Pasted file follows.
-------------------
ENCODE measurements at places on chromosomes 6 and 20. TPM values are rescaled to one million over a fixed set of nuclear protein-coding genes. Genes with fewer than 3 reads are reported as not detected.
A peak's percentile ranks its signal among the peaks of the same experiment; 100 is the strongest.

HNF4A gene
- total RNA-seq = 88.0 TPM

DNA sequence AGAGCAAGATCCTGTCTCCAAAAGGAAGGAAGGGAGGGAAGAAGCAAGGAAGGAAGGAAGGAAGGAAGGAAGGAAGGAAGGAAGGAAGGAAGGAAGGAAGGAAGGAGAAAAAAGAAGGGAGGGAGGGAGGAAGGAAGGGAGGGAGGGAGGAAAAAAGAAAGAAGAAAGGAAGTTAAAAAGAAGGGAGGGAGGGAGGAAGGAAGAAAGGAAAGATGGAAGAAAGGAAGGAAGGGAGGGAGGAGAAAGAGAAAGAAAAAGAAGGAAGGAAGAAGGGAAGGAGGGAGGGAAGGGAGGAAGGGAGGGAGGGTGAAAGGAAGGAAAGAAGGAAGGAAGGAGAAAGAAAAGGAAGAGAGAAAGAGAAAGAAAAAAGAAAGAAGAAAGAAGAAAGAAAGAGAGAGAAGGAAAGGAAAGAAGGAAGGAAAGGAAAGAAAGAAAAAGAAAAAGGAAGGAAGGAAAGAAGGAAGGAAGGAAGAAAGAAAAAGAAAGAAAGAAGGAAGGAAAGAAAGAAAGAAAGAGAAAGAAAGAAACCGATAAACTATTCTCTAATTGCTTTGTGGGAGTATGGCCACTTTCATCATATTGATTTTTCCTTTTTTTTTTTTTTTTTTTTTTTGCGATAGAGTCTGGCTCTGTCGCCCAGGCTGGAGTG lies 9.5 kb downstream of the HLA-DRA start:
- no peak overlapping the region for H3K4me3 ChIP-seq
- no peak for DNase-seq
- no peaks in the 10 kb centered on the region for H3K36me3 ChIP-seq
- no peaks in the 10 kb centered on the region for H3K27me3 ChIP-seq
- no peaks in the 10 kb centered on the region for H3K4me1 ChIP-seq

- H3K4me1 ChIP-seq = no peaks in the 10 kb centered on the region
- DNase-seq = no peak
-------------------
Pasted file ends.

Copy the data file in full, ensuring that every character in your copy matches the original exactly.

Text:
ENCODE measurements at places on chromosomes 6 and 20. TPM values are rescaled to one million over a fixed set of nuclear protein-coding genes. Genes with fewer than 3 reads are reported as not detected.
A peak's percentile ranks its signal among the peaks of the same experiment; 100 is the strongest.

HNF4A gene
- total RNA-seq = 88.0 TPM

DNA sequence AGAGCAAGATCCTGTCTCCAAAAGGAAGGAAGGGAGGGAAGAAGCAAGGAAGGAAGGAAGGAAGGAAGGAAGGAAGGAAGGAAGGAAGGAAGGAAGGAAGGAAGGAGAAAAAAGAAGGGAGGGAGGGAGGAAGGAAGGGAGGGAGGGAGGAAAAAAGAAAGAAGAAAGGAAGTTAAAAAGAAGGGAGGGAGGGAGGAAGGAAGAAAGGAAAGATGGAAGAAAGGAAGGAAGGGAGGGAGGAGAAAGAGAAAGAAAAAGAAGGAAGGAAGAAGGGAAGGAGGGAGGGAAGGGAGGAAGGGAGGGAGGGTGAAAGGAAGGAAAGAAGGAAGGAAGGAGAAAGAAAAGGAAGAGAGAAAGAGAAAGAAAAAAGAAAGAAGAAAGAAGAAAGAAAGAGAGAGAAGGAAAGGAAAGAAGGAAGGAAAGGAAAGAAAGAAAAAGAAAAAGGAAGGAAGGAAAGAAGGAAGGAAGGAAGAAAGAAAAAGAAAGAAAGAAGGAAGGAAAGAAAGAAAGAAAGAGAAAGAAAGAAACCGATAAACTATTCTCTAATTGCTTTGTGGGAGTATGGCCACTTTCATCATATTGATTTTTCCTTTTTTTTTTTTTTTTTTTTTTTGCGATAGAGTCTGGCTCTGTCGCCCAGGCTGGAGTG lies 9.5 kb downstream of the HLA-DRA start:
- no peak overlapping the region for H3K4me3 ChIP-seq
- no peak for DNase-seq
- no peaks in the 10 kb centered on the region for H3K36me3 ChIP-seq
- no peaks in the 10 kb centered on the region for H3K27me3 ChIP-seq
- no peaks in the 10 kb centered on the region for H3K4me1 ChIP-seq

- H3K4me1 ChIP-seq = no peaks in the 10 kb centered on the region
- DNase-seq = no peak